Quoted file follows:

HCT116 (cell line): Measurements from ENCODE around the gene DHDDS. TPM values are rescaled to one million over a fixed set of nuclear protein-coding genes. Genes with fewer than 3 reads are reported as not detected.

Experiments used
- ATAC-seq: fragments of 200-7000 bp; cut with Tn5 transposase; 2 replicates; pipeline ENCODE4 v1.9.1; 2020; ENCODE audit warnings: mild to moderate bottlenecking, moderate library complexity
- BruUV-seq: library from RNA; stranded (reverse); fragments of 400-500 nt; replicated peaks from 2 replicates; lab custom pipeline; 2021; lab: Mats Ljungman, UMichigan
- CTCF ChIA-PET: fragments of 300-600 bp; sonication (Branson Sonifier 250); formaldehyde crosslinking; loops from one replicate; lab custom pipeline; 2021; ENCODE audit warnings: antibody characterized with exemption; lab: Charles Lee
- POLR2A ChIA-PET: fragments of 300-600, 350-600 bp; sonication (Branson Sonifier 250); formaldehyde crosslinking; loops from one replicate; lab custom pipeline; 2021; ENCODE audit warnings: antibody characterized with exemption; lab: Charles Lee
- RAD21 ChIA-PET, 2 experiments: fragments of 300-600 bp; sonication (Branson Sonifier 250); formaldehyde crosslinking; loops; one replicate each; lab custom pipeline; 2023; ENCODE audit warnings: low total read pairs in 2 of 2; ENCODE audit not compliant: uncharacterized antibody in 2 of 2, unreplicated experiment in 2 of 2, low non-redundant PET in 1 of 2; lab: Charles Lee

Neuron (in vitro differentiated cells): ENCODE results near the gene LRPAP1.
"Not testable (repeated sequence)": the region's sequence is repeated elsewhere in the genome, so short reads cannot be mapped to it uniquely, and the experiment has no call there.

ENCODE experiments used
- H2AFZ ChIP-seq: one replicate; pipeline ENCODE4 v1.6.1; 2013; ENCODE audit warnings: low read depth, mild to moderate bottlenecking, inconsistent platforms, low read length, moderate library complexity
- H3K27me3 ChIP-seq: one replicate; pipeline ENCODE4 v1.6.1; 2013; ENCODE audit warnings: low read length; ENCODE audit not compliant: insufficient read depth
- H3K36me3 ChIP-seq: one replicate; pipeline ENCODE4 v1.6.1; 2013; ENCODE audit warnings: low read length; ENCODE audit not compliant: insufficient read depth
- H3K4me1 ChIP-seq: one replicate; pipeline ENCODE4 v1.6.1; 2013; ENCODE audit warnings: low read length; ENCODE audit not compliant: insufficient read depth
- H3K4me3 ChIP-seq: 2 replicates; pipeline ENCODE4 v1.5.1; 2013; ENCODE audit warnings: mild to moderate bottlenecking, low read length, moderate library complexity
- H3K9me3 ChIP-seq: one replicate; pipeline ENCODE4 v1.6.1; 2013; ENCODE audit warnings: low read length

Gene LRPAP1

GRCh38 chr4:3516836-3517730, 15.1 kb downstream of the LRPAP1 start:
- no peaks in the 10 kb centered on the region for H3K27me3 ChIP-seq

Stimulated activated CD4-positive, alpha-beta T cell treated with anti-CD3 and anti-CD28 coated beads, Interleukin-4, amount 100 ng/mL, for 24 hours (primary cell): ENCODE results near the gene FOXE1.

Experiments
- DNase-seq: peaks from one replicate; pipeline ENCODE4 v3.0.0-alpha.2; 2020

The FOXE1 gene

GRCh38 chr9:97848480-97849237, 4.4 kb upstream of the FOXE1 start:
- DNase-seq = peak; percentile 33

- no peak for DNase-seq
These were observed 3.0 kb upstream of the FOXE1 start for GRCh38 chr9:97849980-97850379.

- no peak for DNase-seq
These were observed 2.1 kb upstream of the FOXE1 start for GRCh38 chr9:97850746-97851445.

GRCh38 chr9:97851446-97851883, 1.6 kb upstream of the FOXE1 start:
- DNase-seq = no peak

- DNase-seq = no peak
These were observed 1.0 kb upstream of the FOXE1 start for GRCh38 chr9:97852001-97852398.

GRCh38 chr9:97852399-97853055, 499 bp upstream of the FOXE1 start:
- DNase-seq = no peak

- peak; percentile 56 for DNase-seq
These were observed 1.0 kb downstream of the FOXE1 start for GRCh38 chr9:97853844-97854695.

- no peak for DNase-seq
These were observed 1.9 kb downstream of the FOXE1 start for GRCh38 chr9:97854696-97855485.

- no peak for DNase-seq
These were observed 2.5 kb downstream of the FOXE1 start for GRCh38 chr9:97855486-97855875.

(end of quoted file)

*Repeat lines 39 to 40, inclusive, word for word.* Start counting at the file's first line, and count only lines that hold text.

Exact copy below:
These were observed 1.9 kb downstream of the FOXE1 start for GRCh38 chr9:97854696-97855485.

- no peak for DNase-seq